Since its inception in 1978, the publishing program of the series Medieval
and Renaissance Texts and Studies has upheld a high scholarly standard. This
is maintained with one of the series' most recent instalments, a revised edition
of David Bergeron's landmark study of English Civic Pageantry, 1558-1642,
originally published with University of South Carolina Press in 1971. English
Civic Pageantry was, and still is, the only comprehensive overview of
early modern pageantry. The book has exerted a formative influence on criticism
devoted to occasional drama and renaissance performance culture more generally.
In its revised form, English Civic Pageantry includes a new introduction,
updated footnotes and bibliography, and, in places where the discovery of
new evidence has problematised conclusions drawn in the 1971 edition, considerable
rewriting. The reappearance of Bergeron's seminal work is a welcome event
for early modernists, and one that will, hopefully, provoke new investigations
into the politics, aesthetics, and social conditions of civic pageantry.
English Civic Pageantry is divided into three sections. The first
section looks at summer progresses and royal entries, with separate chapters
dedicated to the Elizabethan, Jacobean, and Caroline periods. Bergeron lays
out detailed historical backgrounds for well-known festivities, such as Elizabeth's
1559 entry (for which we have Richard Mulcaster's famous narrative text);
but also brings to light less familiar events, such as the 1561 entry of Mary
Queen of Scots into Edinburgh, astutely reconstructed from Edinburgh city
records (28-9). A perceptive reader encounters numerous invitations for further
research in the first section of Bergeron's book. One is struck, for example,
by the author's account of the entertainments mounted during Queen Anna's
1613 progress to Cawsome House, Bristol, and Wells, an episode that has received
hardly any critical attention, despite increased scholarly interest in Anna
and her cultural milieu (96-8).
Part II deals with the London Lord Mayor's Shows, primarily (though not
exclusively) an early Stuart form of public spectacle. Individual chapters
are devoted to the major writers of Lord Mayor's Shows: Anthony Munday, Thomas
Dekker, Thomas Middleton, and Thomas Heywood. Another chapter examines the
shows scripted by minor pageant-poets, John Squire, John Webster, and John
Taylor. As well as illuminating the subtle stylistic differences of these
writers, Bergeron perceptively locates correspondences between the civic pageantry
and other areas of the authors' canons, particularly the drama. This comparative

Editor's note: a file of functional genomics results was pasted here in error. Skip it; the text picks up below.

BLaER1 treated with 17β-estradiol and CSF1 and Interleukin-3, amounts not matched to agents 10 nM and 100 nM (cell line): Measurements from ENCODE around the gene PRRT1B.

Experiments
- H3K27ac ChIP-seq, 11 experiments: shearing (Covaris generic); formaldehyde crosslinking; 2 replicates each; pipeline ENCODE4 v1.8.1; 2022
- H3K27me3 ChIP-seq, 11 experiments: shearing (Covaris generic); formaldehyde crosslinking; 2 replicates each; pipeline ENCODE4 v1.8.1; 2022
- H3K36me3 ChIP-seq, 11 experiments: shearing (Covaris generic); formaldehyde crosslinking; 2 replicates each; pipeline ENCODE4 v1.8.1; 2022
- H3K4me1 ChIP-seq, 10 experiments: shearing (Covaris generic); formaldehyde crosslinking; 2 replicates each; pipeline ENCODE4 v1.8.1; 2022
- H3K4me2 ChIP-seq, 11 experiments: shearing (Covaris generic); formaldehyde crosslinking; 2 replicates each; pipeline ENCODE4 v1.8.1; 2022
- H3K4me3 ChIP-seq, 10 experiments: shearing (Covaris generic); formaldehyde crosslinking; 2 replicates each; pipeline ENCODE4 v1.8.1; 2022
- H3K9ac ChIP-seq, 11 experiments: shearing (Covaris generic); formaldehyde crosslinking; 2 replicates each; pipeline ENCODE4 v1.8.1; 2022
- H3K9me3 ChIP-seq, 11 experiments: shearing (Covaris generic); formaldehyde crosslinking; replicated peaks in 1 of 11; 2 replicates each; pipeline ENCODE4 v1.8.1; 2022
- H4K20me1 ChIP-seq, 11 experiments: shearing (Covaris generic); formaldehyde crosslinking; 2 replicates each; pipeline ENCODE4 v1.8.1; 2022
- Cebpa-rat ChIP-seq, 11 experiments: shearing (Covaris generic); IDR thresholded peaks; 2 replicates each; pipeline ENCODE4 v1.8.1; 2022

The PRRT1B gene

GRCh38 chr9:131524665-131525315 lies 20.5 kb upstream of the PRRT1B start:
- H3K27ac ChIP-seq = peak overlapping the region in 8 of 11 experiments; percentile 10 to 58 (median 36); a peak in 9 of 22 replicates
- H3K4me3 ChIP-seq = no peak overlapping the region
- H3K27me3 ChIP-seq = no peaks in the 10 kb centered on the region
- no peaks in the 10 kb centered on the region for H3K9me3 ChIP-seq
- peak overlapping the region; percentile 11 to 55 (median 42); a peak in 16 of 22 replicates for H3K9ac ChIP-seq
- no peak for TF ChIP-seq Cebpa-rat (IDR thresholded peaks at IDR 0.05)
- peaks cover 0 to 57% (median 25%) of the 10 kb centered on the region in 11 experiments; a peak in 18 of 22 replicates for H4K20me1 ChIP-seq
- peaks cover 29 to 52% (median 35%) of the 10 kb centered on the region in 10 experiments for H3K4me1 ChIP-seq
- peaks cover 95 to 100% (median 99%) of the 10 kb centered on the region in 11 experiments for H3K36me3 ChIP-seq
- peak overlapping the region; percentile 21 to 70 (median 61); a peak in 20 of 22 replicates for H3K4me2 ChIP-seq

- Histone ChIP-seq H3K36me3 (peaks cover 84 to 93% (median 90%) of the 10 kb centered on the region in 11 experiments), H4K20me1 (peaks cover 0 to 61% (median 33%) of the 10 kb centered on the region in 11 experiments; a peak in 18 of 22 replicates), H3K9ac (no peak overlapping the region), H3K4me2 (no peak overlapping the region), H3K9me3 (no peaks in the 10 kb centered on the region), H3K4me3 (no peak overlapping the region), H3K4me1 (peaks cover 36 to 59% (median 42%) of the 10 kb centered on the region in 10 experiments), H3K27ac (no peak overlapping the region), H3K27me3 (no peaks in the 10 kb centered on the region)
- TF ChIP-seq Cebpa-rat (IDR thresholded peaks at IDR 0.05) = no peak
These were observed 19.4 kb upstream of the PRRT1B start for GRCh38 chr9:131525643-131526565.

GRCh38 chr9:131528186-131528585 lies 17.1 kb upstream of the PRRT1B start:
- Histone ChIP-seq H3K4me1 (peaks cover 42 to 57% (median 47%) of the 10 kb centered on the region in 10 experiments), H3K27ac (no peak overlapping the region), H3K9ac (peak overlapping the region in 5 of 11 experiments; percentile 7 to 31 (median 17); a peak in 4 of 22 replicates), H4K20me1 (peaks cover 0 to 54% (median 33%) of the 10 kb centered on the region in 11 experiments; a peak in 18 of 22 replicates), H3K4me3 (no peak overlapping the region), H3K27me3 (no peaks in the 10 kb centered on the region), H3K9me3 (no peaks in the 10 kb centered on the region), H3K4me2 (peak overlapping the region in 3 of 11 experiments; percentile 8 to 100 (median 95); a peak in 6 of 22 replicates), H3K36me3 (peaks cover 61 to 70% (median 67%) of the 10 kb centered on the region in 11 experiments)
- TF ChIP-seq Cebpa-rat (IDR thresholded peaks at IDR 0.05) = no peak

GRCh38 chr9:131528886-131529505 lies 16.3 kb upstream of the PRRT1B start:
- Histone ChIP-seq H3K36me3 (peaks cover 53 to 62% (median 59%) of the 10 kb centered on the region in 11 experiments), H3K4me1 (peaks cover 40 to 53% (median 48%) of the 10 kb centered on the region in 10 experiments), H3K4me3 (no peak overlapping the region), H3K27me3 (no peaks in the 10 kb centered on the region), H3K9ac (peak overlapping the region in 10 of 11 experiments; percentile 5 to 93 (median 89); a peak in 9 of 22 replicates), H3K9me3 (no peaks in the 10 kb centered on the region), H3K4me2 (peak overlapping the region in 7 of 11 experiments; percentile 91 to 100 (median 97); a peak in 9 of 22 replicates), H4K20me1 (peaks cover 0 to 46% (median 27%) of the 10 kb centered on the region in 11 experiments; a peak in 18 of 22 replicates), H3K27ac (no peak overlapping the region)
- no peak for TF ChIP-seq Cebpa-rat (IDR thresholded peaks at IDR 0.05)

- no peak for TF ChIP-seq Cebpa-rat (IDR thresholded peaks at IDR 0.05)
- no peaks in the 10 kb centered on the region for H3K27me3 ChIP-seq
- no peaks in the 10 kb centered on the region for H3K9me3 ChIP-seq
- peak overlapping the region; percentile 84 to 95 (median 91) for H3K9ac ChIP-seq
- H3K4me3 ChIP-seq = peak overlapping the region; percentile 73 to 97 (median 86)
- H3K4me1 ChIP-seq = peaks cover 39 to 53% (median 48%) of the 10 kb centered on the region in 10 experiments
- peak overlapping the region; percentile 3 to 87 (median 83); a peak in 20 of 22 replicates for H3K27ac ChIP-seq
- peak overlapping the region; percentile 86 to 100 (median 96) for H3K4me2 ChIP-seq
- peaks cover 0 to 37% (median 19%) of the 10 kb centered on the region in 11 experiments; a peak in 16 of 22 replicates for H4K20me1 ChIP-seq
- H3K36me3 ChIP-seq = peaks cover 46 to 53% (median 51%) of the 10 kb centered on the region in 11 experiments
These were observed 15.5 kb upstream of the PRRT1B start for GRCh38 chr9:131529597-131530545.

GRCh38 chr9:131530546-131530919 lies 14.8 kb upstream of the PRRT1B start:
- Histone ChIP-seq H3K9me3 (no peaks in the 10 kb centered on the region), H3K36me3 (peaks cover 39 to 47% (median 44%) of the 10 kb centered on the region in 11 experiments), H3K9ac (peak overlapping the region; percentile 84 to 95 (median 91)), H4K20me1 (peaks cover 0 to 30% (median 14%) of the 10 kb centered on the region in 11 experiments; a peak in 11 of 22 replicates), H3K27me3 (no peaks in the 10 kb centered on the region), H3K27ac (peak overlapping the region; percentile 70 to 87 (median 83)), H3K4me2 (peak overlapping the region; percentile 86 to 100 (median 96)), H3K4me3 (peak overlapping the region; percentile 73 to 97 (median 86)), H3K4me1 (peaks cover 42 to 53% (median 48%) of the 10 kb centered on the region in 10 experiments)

approach is a characteristic of the book as a whole. In the last chapter,
for example, the discussion of the pageants' use of emblem-book imagery offers
ample opportunity for comparison with the markedly emblematic theatre of Shakespeare.
Bergeron encourages just such cross-genre thinking in his new Introduction,
pointing out that "Glynne Wickham has persuasively argued that the Shakespearean
stage was emblematic as opposed to photographically real; we may add with
him that the pageant theatre stands as the quintessence of emblematic theatre"
It is, no doubt, Bergeron's ability to keep his very focused area of enquiry
in constant communication with other aspects of early modern culture that
has made English Civic Pageantry endure as a text of central importance
in renaissance studies. Not only are parallels consistently drawn between
civic pageantry and the drama, other forms of occasional spectacle, such as
court masques, are also included in the analyses. At other times, we are asked
to consider English pageantry in a European context, as in Part I when Bergeron
looks at elite entries in the Low Countries. The penultimate chapter of the
book, 'Body: Men and Machines', situates civic pageantry within the social
and economic networks of the early modern English city. It examines various
forms of collaboration between carpenters, painters, guild officials, and
writers. As well as elucidating the methods of pageant production, this chapter
serves as a valuable case study in the shifting hierarchies of local governance
between 1558 and 1642.
In his opening Acknowledgements, David Bergeron says that he has "found
these pageants to be rich in accomplishment and crucial in understanding English
culture of the Tudor and Stuart periods" (x). The chapters that follow certainly
persuaded this reviewer to partake of Bergeron's view. English Civic Pageantry
is unstintingly shrewd in its textual analyses, always meticulous in its use
of documentary evidence, and persistently responsive to the socio-political
world within which civic pageants were conceived. It is unlikely that this
book will wane in significance anytime soon.
Responses to this piece intended for
the Readers' Forum may be sent to the Editor at M.Steggle@shu.ac.uk.